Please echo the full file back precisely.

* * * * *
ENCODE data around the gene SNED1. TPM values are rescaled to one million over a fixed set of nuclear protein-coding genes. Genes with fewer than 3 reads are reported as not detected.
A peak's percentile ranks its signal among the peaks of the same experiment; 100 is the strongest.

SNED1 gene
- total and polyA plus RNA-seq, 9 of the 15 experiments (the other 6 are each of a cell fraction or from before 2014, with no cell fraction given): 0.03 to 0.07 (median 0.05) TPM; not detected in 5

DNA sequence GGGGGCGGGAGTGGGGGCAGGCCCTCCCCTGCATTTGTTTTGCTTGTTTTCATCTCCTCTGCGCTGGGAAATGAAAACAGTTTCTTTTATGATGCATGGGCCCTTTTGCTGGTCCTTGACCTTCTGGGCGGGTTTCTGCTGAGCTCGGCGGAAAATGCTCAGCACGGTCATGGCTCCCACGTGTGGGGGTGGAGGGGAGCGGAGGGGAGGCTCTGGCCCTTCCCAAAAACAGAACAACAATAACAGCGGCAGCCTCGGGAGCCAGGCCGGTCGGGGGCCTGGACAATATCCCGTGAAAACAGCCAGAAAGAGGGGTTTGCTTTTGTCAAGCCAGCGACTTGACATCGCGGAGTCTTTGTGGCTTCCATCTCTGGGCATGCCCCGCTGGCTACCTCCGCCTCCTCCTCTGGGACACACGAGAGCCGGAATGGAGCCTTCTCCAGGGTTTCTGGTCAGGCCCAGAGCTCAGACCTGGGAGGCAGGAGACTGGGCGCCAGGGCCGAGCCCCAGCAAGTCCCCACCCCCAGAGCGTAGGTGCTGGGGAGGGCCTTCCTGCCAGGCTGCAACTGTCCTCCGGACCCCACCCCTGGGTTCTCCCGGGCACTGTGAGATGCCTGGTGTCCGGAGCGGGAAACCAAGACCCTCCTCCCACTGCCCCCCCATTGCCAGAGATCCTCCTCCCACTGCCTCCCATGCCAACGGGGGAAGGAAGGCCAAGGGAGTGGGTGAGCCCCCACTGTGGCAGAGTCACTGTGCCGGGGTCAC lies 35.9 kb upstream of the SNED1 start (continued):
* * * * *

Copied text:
ENCODE data around the gene SNED1. TPM values are rescaled to one million over a fixed set of nuclear protein-coding genes. Genes with fewer than 3 reads are reported as not detected.
A peak's percentile ranks its signal among the peaks of the same experiment; 100 is the strongest.

SNED1 gene
- total and polyA plus RNA-seq, 9 of the 15 experiments (the other 6 are each of a cell fraction or from before 2014, with no cell fraction given): 0.03 to 0.07 (median 0.05) TPM; not detected in 5

DNA sequence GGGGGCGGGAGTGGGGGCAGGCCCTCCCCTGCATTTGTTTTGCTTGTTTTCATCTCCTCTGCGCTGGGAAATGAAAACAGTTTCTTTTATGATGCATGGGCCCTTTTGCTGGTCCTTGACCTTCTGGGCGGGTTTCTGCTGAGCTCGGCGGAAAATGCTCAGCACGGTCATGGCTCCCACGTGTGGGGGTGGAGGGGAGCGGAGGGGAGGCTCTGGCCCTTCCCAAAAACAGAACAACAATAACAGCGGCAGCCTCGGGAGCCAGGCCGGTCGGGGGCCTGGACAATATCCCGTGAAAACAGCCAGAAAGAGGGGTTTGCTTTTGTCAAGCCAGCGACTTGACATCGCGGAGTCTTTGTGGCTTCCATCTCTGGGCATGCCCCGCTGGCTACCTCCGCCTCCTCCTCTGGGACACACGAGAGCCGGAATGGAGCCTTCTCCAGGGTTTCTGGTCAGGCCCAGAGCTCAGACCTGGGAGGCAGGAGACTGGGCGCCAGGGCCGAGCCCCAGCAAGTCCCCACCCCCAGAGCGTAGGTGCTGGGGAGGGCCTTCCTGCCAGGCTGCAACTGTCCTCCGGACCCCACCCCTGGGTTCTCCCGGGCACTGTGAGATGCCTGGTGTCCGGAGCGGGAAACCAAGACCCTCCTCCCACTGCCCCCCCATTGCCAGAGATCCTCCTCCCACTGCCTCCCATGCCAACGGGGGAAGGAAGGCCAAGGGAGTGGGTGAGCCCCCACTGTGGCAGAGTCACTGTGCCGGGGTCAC lies 35.9 kb upstream of the SNED1 start (continued):